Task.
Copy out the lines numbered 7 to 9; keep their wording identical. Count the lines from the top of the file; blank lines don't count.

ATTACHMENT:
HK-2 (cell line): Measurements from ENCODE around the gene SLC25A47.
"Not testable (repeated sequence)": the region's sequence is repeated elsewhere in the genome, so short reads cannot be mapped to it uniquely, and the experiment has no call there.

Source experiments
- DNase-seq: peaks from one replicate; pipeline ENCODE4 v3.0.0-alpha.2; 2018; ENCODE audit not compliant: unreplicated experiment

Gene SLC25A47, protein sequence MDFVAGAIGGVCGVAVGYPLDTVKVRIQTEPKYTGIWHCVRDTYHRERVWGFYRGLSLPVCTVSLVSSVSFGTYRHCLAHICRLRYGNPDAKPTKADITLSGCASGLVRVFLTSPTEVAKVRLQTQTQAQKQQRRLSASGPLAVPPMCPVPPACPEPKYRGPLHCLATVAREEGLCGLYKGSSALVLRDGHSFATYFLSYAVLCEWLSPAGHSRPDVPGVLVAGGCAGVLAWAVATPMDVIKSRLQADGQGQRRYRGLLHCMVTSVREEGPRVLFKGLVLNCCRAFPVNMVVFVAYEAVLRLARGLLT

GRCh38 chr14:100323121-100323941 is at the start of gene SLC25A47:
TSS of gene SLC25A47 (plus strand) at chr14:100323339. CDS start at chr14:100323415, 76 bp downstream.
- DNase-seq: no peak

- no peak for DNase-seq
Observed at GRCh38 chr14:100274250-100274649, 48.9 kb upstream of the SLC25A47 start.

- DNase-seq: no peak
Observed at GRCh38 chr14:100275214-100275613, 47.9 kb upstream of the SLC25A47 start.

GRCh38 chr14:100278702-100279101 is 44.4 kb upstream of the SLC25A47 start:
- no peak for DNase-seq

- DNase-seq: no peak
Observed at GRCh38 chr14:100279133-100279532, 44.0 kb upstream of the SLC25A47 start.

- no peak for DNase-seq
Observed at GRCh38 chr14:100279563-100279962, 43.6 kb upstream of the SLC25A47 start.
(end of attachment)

TSS of gene SLC25A47 (plus strand) at chr14:100323339. CDS start at chr14:100323415, 76 bp downstream.
- DNase-seq: no peak

- no peak for DNase-seq